A Conversation for Down where the Southern Cross the Dog: The Beginnings of the Blues

Origins Of The Blues...

Post 1


Good morning from South Carolina,

I'm enjoying reading the article on the Blues, which I found when I Googled "where the southern cross the dog."

I don't mean to start any sort of disruption here and, by way of disclosure, I'm white (as a sheet), part Cajun, part Irish (since middle 1800s), and a big dose of Choctaw Indian from central Louisiana. I have no degrees, no papers or theories to defend, etc., but simply have an interest in the origins of all music forms, with particular interest in forms of American Folk music... with emphasis on the Blues.

Most of my Blues "education" comes from years of listening. I can remember listening to music as far back as 1958, but clarity of memory came in 1959 with the death of Buddy Holly.

Okay, here's the thing:

from: http://www.bbc.co.uk/dna/h2g2/A1095248

From these roots they brought percussion and the idea of 'call and response' singing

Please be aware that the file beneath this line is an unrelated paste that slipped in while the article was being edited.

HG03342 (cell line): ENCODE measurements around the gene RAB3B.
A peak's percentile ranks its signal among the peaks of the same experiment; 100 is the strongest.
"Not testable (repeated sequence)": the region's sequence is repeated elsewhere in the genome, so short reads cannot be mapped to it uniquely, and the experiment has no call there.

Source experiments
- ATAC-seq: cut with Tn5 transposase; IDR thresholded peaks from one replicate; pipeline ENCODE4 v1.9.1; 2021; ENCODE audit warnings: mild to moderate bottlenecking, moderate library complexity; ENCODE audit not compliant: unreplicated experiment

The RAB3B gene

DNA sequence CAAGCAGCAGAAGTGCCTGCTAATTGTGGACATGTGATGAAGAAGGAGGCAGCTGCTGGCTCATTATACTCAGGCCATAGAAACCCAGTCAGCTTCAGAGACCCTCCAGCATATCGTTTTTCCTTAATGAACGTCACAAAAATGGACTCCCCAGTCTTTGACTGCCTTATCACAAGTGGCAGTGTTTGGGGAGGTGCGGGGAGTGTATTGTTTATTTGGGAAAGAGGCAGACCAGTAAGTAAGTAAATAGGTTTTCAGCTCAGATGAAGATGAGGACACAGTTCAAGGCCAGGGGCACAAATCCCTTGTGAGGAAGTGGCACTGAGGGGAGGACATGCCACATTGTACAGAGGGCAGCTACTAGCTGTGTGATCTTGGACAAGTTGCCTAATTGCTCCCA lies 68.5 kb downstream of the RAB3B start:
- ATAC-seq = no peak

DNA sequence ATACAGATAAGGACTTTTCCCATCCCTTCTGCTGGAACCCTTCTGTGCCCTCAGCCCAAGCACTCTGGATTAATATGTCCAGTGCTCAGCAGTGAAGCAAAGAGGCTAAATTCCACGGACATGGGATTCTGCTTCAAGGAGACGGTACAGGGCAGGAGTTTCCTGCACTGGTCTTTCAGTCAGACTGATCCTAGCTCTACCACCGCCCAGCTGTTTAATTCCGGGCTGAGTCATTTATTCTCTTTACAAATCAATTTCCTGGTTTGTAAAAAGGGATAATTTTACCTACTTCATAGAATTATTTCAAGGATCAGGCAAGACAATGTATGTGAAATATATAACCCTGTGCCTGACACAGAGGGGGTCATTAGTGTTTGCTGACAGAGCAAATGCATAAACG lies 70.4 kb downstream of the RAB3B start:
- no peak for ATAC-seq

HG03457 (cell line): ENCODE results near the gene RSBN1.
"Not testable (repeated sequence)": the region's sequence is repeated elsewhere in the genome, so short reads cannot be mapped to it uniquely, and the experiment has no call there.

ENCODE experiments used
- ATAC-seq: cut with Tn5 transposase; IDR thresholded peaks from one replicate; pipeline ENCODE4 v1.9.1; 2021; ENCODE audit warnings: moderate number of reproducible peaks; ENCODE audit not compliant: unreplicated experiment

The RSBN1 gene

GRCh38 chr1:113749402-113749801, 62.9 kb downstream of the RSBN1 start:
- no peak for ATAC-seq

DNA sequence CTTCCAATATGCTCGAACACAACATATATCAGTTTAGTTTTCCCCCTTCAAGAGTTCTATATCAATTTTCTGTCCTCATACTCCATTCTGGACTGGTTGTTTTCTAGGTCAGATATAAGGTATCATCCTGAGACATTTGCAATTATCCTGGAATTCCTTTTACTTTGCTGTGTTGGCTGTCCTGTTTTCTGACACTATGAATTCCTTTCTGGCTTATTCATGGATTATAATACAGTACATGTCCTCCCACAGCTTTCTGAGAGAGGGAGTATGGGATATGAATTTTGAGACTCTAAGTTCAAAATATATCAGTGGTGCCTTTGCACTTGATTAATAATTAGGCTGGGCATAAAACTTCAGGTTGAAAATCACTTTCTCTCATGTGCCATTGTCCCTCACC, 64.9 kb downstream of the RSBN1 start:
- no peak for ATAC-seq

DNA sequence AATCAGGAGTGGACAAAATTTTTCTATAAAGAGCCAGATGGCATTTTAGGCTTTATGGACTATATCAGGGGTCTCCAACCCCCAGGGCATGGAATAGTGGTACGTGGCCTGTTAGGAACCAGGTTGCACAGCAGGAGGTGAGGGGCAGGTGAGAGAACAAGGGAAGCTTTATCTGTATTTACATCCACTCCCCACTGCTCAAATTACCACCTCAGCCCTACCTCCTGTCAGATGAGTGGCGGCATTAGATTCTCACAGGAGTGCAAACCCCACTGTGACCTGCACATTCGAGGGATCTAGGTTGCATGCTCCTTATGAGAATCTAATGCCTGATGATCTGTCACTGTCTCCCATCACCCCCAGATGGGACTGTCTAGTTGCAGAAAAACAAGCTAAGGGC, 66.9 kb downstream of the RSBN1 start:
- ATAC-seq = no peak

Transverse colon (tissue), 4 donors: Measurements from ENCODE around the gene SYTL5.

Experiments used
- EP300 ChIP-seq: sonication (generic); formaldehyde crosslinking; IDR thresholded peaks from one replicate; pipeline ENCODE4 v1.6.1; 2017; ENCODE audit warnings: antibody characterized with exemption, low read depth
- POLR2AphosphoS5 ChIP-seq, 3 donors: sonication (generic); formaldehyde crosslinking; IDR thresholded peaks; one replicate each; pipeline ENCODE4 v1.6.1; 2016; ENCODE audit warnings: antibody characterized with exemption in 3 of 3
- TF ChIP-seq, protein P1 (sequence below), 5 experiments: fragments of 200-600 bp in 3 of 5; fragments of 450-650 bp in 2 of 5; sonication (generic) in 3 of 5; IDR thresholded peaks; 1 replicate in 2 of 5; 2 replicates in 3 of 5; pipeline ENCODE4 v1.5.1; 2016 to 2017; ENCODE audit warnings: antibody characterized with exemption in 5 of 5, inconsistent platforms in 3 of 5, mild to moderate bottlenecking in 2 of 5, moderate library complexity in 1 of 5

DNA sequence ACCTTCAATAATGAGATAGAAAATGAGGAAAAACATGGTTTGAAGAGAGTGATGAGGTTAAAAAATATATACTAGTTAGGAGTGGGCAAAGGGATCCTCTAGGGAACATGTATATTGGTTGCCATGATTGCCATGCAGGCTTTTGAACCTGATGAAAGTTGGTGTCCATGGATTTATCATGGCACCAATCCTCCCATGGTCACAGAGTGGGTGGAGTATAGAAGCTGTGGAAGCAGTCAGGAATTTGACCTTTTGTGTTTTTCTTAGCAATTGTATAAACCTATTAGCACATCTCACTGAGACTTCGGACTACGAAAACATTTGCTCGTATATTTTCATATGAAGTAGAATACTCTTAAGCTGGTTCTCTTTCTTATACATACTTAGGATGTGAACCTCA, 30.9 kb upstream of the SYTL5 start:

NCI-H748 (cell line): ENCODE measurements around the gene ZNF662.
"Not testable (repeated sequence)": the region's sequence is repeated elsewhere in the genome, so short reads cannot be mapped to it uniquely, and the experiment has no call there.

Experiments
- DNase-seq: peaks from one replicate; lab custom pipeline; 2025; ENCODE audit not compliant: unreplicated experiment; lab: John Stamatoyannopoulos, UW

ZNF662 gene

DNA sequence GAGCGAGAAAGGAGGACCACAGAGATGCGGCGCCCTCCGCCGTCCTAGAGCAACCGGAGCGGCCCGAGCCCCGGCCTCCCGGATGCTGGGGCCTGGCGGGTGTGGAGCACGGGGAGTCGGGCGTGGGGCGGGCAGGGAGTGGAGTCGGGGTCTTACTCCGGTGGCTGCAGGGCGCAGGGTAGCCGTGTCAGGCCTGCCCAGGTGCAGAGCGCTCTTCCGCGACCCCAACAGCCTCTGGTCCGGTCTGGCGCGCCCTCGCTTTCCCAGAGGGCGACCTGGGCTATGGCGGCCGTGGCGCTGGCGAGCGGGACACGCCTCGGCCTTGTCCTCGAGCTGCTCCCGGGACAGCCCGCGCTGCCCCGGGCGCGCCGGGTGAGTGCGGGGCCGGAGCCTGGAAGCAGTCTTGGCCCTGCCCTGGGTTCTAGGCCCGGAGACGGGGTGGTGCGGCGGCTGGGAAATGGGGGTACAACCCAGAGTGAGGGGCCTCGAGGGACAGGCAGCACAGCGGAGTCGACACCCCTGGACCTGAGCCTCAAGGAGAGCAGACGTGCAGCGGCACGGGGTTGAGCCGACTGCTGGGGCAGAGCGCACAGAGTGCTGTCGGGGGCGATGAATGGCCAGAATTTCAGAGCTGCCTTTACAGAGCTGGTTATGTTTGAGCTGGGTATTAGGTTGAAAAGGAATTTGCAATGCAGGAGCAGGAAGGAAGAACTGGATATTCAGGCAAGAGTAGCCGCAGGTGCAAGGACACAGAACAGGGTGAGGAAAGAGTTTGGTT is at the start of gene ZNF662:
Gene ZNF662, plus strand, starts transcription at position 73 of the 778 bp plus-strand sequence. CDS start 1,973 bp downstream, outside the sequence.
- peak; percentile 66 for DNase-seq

I may have missed something here, but it seems to indicate the Blues started in Africa. Perhaps the writer means, "The Blues STORY starts in Africa," but I've never heard or read anything that suggests anything remotely resembling the Blues was brought over by slaves. They did, however, invent it after they got here. The "starts in Africa" phrase speaks trifles while ignoring volumes, and is analogous to saying, "J.S. Bach's music began in the Mesopotamian valley." Well, in a way, it did; but only because civilization started there.

I think the questions are, "What musical concepts DID the slaves bring to North America?" and also, "Where did the OTHER building blocks come from?"

My research (also not tainted by dogma) is not exhaustive, but whose is? It heavily suggests that the slaves probably brought the rhythm with them, and the rest they picked up after they got here. So, what about the two most compelling aspects of the Blues; call-and-response and the "wrong" notes? Glad you asked.

Look no farther than ...Scotland!